Hall, G. (2023). Experimenting with Copyright Licences. Community-Led Open Publication Infrastructures for Monographs (COPIM). Retrieved from https://copim.pubpub.org/pub/combinatorial-books-documentation-copyright-licences-post6
As part of the documentation for the first book coming out of the Combinatorial Books Pilot Project, we are discussing our rationale for chosing a CC-BY licence for this project as well as the limitations and potentials of this licence regarding more collaborative scholarship.
This is the sixth blogpost in a series documenting the COPIM/OHP Pilot Project Combinatorial Books: Gathering Flowers. You can find the previous blogposts here, here, here, here, and here.
When it comes to publishing a book, many authors and presses show a surprising lack of concern about whether the copyright licence used is consistent with what’s actually being said in the content of the work. Now it’s not our intention to single anyone out for particular criticism: our reservation is about a system more than individuals. But perhaps we can start with a brief analysis of Michael Hardt and Antonio Negri’s 2017 book Assembly, just to explain what we mean and illustrate why the choice of license matters far more than most people seem to think.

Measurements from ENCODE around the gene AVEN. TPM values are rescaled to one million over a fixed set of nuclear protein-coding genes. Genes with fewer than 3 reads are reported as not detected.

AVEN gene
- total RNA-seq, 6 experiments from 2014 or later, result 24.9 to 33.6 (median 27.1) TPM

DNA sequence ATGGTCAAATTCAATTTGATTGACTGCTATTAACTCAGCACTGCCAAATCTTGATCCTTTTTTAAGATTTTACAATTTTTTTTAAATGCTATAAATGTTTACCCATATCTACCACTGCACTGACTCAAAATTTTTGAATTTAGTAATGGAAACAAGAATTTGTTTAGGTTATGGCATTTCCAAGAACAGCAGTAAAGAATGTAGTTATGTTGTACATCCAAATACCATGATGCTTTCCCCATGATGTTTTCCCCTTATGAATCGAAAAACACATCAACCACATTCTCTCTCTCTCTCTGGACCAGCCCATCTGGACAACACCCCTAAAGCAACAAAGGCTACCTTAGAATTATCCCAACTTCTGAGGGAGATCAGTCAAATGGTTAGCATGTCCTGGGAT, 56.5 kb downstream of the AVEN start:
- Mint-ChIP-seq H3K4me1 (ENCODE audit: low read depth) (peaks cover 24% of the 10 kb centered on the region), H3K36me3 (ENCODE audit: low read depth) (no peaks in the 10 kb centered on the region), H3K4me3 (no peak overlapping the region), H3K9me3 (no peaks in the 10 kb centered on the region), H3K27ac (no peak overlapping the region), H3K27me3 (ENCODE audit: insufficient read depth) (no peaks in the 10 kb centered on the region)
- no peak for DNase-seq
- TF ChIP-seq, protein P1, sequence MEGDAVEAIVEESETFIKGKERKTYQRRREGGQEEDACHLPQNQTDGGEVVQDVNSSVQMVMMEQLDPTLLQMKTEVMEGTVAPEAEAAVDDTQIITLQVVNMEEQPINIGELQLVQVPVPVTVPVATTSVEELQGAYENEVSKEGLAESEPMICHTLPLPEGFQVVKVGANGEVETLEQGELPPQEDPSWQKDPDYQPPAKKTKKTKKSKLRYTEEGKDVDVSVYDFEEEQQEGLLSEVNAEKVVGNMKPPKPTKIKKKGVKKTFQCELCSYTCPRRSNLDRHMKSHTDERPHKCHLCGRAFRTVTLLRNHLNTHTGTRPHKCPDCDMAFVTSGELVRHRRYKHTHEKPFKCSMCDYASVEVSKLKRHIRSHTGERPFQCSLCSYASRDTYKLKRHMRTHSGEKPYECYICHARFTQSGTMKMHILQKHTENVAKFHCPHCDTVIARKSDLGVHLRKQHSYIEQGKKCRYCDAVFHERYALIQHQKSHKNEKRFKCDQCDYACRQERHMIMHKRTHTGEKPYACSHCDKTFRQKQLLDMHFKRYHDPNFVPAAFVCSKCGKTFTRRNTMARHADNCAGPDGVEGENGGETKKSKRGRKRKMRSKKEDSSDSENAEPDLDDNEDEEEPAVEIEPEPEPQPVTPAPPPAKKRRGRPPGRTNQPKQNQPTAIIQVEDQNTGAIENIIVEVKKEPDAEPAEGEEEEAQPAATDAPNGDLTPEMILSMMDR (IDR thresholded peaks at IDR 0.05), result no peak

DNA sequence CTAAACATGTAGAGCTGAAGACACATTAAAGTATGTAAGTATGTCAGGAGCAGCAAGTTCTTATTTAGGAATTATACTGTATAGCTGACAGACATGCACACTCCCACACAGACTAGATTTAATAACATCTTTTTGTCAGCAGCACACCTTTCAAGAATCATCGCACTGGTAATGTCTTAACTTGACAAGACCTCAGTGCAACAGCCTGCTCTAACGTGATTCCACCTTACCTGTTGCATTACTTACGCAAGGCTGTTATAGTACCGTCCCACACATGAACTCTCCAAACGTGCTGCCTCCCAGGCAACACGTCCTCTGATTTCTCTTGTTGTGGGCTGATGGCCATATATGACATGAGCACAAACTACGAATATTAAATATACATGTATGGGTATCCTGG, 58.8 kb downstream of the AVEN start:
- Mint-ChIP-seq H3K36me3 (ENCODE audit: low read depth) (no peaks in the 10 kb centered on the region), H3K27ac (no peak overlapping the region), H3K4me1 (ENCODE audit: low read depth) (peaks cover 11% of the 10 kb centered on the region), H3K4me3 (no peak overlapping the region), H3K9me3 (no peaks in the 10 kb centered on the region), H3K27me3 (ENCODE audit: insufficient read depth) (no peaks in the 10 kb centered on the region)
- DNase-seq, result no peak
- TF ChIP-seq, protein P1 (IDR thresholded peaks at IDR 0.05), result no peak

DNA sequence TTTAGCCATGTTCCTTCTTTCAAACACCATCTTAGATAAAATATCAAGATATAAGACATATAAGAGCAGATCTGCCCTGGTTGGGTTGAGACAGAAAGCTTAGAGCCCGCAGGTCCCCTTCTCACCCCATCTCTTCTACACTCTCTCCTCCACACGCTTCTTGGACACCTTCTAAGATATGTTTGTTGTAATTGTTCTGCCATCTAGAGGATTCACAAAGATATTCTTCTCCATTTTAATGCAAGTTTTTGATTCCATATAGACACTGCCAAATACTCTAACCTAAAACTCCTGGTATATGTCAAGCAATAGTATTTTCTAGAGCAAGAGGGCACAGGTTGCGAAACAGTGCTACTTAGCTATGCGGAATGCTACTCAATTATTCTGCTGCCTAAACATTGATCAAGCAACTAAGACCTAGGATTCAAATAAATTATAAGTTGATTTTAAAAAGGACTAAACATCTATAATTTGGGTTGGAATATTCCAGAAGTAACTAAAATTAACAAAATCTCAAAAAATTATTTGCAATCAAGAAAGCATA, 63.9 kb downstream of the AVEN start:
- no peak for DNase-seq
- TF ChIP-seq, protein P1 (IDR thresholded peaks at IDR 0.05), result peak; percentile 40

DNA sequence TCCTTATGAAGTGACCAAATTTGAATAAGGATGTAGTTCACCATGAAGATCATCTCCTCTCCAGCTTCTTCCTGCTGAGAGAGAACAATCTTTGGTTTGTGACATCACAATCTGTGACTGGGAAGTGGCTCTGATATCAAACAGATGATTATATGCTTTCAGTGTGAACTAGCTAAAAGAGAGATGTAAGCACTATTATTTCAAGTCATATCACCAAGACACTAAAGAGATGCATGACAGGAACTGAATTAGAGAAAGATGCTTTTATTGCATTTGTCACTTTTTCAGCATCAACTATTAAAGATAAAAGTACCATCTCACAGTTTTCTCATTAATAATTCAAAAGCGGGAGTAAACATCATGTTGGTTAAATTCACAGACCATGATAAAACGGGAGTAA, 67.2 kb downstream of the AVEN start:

We are taking Hardt and Negri as our example because, as the authors of volumes such as Empire (2001), Multitude (2005) and Commonwealth (2009), they are among the most politically radical of theorists at work today. But we’re also focusing on them because, like us, they are interested in the generation of new forms of human and nonhuman collaboration. What’s so intriguing about Hardt and Negri in this context is that, in terms of their relationship to the decentralised, self-organising mobilisations they take inspiration from in Assembly – the Occupy movement, the Indignados movement in Spain, etcetera – these two autonomous Marxists can be seen to repeat much the same behaviour they criticise platform capitalist companies for engaging in with regard to the social relations of their users.